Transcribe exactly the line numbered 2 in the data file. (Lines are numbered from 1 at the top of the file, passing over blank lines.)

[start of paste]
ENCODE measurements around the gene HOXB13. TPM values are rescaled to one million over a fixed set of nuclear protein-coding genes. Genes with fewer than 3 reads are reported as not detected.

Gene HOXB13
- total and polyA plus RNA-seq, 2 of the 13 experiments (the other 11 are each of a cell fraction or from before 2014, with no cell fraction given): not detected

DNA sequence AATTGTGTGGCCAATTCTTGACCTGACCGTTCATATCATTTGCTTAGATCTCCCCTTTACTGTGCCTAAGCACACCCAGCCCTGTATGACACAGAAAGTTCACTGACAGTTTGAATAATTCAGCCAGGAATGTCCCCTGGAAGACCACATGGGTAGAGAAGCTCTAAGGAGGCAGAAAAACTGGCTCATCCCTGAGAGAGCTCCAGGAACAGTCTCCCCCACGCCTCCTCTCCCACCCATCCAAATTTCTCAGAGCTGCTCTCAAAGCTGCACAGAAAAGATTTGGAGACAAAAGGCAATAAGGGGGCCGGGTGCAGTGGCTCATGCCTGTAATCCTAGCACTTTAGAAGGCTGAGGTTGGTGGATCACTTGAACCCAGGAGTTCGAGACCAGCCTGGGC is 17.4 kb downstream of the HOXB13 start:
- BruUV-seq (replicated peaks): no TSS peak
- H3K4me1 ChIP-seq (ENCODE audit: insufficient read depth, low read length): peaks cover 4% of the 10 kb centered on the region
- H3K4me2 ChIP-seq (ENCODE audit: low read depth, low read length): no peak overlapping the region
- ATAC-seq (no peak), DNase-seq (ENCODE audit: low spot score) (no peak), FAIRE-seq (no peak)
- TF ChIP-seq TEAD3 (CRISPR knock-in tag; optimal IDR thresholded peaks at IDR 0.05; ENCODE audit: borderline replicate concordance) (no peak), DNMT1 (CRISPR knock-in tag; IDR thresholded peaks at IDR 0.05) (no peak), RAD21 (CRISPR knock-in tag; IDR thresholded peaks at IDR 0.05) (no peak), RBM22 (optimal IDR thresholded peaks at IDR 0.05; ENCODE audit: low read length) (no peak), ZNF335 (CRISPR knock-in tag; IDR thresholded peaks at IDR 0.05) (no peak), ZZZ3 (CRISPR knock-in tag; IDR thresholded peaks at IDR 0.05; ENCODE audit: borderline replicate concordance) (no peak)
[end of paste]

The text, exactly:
Gene HOXB13